The Seaside was all SCX, flat as a pancake and designed to test how brave you could be on long, fast corners that began as R4 outer curves but tightened down into hairpins - and how quickly you could get on the gas coming back again.



Perhaps too eager to explore the lightning bolt performance of the SCX motor and enjoy its tail-happy cornering, I dropped the ball with it massively. The Scalextric car was smooth, whisper-quiet and sedate - but the tortoise pounded the hare into the ground.

Scalextric: 67.66 seconds
SCX 72.73 seconds

The Scenic stage was SCX track again, a long T-shape formed mostly from lots of S-bends that was crowned by Gareth's magnificent diorama-style loop. It was a hard stage to get wrong and saw both cars right on the limit: the SCX explosive, the Scalextric wafting round deceptively fast.



SCX: 62.27 seconds
Scalextric: 64.97 seconds

On to the routed tracks and the Car Park is a smooth, slippery mix of flat-out sweeps and twisty infield. I loved drifting on the throttle with both cars but I lost concentration after a couple of silly deslots with the SCX. The Scalextric brought forth another steady run to take a thumping victory.



Scalextric: 76.00 seconds
SCX: 98.89 seconds

I always judge a rally car on how it goes around the Mountain stage: a single-lane ribbon of Scalextric classic track that twists and turns through an elevation of about 3 feet. Predictably the Scalextric car had a nightmare coping - its shallow guide got levered out of the slot by its big wheels and low front air dam. No such problems for the SCX, despite its low nose - the advantage of its guide design.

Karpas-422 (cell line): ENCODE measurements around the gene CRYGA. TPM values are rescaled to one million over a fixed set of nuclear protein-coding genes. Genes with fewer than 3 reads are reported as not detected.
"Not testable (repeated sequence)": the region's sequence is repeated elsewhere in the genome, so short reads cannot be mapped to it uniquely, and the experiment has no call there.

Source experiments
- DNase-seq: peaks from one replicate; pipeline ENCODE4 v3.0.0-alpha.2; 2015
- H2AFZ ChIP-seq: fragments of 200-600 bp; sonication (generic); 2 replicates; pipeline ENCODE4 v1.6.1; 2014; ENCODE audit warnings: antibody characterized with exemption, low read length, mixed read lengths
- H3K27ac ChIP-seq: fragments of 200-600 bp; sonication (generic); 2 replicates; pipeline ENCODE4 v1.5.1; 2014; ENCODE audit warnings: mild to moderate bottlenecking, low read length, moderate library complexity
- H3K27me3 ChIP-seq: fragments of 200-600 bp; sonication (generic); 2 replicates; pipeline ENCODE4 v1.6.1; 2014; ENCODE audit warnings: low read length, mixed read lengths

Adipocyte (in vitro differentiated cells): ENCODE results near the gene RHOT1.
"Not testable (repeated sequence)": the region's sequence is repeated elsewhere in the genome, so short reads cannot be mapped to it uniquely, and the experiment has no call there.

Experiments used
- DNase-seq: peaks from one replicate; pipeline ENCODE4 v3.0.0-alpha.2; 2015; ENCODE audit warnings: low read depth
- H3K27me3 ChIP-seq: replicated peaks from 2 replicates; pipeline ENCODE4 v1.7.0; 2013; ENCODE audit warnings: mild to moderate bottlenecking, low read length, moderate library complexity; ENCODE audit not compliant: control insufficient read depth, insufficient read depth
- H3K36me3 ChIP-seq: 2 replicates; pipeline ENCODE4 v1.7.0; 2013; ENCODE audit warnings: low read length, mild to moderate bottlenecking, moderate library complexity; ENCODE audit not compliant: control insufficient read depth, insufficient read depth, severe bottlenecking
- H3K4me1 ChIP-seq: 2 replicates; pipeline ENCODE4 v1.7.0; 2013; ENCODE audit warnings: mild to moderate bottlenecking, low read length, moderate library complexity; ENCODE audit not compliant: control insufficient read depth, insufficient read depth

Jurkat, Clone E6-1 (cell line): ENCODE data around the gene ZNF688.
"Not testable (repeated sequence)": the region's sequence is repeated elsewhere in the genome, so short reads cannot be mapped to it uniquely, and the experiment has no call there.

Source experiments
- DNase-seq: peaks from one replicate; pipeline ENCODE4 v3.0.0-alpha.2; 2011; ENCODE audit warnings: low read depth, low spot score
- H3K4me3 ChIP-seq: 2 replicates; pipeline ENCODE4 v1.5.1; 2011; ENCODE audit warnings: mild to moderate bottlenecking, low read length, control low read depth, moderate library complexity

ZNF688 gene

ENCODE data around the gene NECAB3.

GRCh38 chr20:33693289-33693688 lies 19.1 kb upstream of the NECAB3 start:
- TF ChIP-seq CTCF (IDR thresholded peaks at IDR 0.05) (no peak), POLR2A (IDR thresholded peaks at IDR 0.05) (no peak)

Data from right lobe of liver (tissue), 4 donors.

SCX: 69.20 seconds
Scalextric: 87.60 seconds

Another classic Scalex layout was the Ken Block stage: a twisting post-industrial nightmare with a lumpy bridge and off-camber corner that put a strong premium on ground clearance. Both the Fiestas failed to make a clean run and therefore posted near-identical times.



Scalextric: 97.00 seconds
SCX: 97.03 seconds

The epic Circuits to Scale routed track brought fresh horrors in Farnham when Dave decided to run it in the opposite direction to normal. Yet while the 'pro' cars of MSC, Avant Slot and so on all shot off into the wrong lane (backwards) the two Fiestas both seemed to cope admirably&#8230; with the Scalextric car providing the shock of the day in getting below 60 seconds... only I didn't take a picture of it there, so here's the SCX one, with a pic of the Scalextric one on the Mountain stage just for fun...





Scalextric: 58.06 seconds
SCX: 63.56 seconds

The debate over using Ninco raid track is a feature of the SRGB series, and mischievously the Farnham crew built a stage called Ninco Bar which ran along in front of the beer pumps before plunging almost vertically to the floor and then climbing abck up again in a series of twisty bits. The Scalextric car disgraced itself, not least by finding a bump at a spot no marshals could reach. The SCX car, however, shrugged off the lunacy to record a mighty little effort.



SCX: 48.51 seconds
Scalextric: 107.66 seconds

Onward to the Blue Track, a lengthy stage of classic Scalex with its signature line of hump back bridges in a row. Remarkably the least-worst at coping with this little lot was the Scalextric car, regardless of its shallow guide, while the swifter SCX bounced hither and yon.